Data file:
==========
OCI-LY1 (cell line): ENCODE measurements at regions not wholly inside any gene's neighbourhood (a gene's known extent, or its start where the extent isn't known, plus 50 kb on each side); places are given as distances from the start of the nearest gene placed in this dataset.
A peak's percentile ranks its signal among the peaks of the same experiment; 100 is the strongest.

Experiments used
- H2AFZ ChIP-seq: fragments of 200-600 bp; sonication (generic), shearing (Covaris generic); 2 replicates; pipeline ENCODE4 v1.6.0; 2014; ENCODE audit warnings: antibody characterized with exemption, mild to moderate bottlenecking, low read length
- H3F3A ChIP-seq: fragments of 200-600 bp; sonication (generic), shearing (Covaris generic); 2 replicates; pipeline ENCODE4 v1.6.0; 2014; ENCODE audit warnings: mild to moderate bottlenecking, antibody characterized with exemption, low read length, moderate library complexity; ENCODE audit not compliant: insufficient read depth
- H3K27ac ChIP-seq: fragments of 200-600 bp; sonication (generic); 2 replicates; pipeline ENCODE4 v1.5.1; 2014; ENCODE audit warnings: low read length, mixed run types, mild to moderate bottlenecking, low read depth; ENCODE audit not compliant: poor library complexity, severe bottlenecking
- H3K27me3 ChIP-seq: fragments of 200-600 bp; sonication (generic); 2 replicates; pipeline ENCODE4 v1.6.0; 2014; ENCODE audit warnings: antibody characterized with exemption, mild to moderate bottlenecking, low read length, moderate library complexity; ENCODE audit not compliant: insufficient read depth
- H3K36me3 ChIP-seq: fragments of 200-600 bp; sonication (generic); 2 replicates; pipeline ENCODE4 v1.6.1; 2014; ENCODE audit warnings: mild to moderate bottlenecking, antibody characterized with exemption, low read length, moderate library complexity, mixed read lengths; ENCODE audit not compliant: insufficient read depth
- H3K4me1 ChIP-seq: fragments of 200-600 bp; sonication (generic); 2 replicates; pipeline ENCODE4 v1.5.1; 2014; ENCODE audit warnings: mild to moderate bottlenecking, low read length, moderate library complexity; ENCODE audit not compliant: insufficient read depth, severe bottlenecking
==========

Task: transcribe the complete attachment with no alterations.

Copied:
OCI-LY1 (cell line): ENCODE measurements at regions not wholly inside any gene's neighbourhood (a gene's known extent, or its start where the extent isn't known, plus 50 kb on each side); places are given as distances from the start of the nearest gene placed in this dataset.
A peak's percentile ranks its signal among the peaks of the same experiment; 100 is the strongest.

Experiments used
- H2AFZ ChIP-seq: fragments of 200-600 bp; sonication (generic), shearing (Covaris generic); 2 replicates; pipeline ENCODE4 v1.6.0; 2014; ENCODE audit warnings: antibody characterized with exemption, mild to moderate bottlenecking, low read length
- H3F3A ChIP-seq: fragments of 200-600 bp; sonication (generic), shearing (Covaris generic); 2 replicates; pipeline ENCODE4 v1.6.0; 2014; ENCODE audit warnings: mild to moderate bottlenecking, antibody characterized with exemption, low read length, moderate library complexity; ENCODE audit not compliant: insufficient read depth
- H3K27ac ChIP-seq: fragments of 200-600 bp; sonication (generic); 2 replicates; pipeline ENCODE4 v1.5.1; 2014; ENCODE audit warnings: low read length, mixed run types, mild to moderate bottlenecking, low read depth; ENCODE audit not compliant: poor library complexity, severe bottlenecking
- H3K27me3 ChIP-seq: fragments of 200-600 bp; sonication (generic); 2 replicates; pipeline ENCODE4 v1.6.0; 2014; ENCODE audit warnings: antibody characterized with exemption, mild to moderate bottlenecking, low read length, moderate library complexity; ENCODE audit not compliant: insufficient read depth
- H3K36me3 ChIP-seq: fragments of 200-600 bp; sonication (generic); 2 replicates; pipeline ENCODE4 v1.6.1; 2014; ENCODE audit warnings: mild to moderate bottlenecking, antibody characterized with exemption, low read length, moderate library complexity, mixed read lengths; ENCODE audit not compliant: insufficient read depth
- H3K4me1 ChIP-seq: fragments of 200-600 bp; sonication (generic); 2 replicates; pipeline ENCODE4 v1.5.1; 2014; ENCODE audit warnings: mild to moderate bottlenecking, low read length, moderate library complexity; ENCODE audit not compliant: insufficient read depth, severe bottlenecking